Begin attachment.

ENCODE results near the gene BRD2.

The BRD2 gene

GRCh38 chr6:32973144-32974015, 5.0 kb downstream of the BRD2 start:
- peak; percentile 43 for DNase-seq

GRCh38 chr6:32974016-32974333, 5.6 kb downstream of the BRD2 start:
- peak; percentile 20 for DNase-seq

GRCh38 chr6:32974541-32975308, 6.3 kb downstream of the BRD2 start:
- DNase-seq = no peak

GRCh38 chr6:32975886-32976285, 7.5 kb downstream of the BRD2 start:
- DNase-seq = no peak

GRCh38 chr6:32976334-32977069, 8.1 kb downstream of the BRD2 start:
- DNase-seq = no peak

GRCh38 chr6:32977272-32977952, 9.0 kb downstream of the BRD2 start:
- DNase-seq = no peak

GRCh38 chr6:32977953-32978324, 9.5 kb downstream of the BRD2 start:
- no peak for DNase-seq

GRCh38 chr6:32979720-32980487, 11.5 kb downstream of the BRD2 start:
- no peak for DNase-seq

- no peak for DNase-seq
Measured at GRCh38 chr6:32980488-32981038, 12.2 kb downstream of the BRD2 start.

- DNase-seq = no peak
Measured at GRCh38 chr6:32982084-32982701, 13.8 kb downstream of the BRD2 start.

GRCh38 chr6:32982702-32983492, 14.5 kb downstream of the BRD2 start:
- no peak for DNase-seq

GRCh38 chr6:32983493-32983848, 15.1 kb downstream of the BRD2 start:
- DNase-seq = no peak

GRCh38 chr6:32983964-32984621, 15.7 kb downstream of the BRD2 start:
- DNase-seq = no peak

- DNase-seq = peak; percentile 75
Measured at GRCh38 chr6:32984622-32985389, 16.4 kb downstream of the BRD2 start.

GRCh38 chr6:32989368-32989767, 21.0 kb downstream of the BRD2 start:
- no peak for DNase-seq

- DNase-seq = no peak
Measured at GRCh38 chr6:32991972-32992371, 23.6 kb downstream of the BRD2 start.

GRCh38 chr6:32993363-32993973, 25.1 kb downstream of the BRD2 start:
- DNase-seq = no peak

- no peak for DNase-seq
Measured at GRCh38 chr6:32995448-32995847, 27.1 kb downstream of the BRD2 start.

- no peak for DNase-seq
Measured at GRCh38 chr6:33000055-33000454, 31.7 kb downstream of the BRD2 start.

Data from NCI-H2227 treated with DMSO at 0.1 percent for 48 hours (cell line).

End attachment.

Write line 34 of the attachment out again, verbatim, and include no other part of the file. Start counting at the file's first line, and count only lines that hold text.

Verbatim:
Measured at GRCh38 chr6:32991972-32992371, 23.6 kb downstream of the BRD2 start.